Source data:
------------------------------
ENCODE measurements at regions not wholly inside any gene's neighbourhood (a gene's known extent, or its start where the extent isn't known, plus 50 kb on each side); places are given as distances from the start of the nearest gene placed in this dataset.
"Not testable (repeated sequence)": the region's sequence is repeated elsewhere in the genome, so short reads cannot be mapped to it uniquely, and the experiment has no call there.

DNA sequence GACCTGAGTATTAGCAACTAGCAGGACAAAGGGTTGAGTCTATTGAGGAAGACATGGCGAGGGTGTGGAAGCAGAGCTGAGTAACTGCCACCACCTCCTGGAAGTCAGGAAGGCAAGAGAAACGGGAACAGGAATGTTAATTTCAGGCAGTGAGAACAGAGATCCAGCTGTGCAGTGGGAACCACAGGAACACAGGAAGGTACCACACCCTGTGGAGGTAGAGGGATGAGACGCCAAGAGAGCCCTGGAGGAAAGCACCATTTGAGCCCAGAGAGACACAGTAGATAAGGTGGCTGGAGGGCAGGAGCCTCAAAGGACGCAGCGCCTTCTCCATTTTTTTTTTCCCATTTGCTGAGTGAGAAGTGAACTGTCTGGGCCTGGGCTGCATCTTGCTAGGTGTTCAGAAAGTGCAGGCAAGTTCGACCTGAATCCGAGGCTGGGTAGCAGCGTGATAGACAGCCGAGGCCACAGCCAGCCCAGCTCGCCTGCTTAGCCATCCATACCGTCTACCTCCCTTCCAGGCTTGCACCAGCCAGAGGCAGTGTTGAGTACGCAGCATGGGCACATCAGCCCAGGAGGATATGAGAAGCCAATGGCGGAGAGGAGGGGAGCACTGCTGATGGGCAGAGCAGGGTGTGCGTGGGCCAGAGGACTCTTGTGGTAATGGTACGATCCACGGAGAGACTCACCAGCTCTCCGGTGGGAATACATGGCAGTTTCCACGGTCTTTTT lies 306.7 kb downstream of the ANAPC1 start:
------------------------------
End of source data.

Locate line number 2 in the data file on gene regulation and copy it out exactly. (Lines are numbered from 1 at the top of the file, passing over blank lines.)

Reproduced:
"Not testable (repeated sequence)": the region's sequence is repeated elsewhere in the genome, so short reads cannot be mapped to it uniquely, and the experiment has no call there.